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This easy Mardi Gras King Cake recipe is my favorite way to celebrate the Mardi Gras holiday. This New Orleans style cake is soft and fluffy! Decorated with purple, green and gold sprinkles, it's easy to understand why this cake is one of the best parts of the celebration!
(this recipe was updated on 1/8/22)
I've never been to New Orleans, but it is high up on my wish list of places to go! The community, the music, the food...from what I've heard, there's no other place like it! Since I live up north, it's hard to get into the Mardi Gras spirit, however, I find I have a much easier time with this cake in front of me.
Aside from the Creole and the French Quarter, the first thing that comes to mind for most of us is that New Orleans is most well-known for Mardi Gras.
The carnival lasts for days leading up to Ash Wednesday, and what better way to ring in Lent than with an amazingly, festive cake.
Out of all the great food surrounding the holiday, I would say king cake is one of the most well-known Mardi Gras recipes.
What is King Cake?
If you never heard of king cake, you may have heard of kings cake, Mardi Gras cake, or New Orleans cake.
No matter the name, the cake we're talking about here is super soft and pillowy; kind of like a cross between a coffee cake and pastry. King cake is made from a yeast-based dough and is very light and airy.
Traditional king cake (the version I made here) has a cinnamon swirl that runs through the layers. I've read this is how it was made originally back in the day, although some others might be filled with fruit, cream cheese or pralines.
There are two characteristics that are always constant; the cake is braided or twisted into a circle and the top is covered with a thick glaze and traditional gold, purple & green sprinkles.
Why is there a baby in a King Cake?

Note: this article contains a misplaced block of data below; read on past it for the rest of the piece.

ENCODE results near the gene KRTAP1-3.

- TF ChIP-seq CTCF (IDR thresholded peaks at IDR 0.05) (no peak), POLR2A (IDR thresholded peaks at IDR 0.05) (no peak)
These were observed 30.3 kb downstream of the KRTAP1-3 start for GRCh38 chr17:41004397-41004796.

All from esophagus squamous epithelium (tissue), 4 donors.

Normally, you can find a small figurine hidden somewhere in the King Cake- usually, it's a small plastic baby.
I did some research and there's a lot of ambiguity around this tradition.
History says, whoever finds it can be ruler for the day, but I've also read that it simply means that it's that person's turn to buy the next cake.
I didn't add a baby into my cake here, but it's definitely something fun to look into (FYI - it's probably best to insert the figurine inside the cake AFTER baking, and be careful that the person who gets it doesn't choke, that's always my fear, hah!)
How to make this Easy King Cake for Mardi Gras
The first time I tasted King Cake, I didn't think it was something I could ever replicate at home, but I do have to say, it was pretty straightforward to make! For some reason, working with yeast always scares me.
This looks like a lot of steps, but as are most recipes that require a yeast dough.
I promise you it's worth it to make this king cake New Orleans recipe!
Making the Dough
I always get very intimidated working with yeast, but I promise this is really easy!
First, you want to mix up the ingredients for the dough and need it. I think it's easiest to use the dough hook attachment on the stand mixer, but you could do this by hand.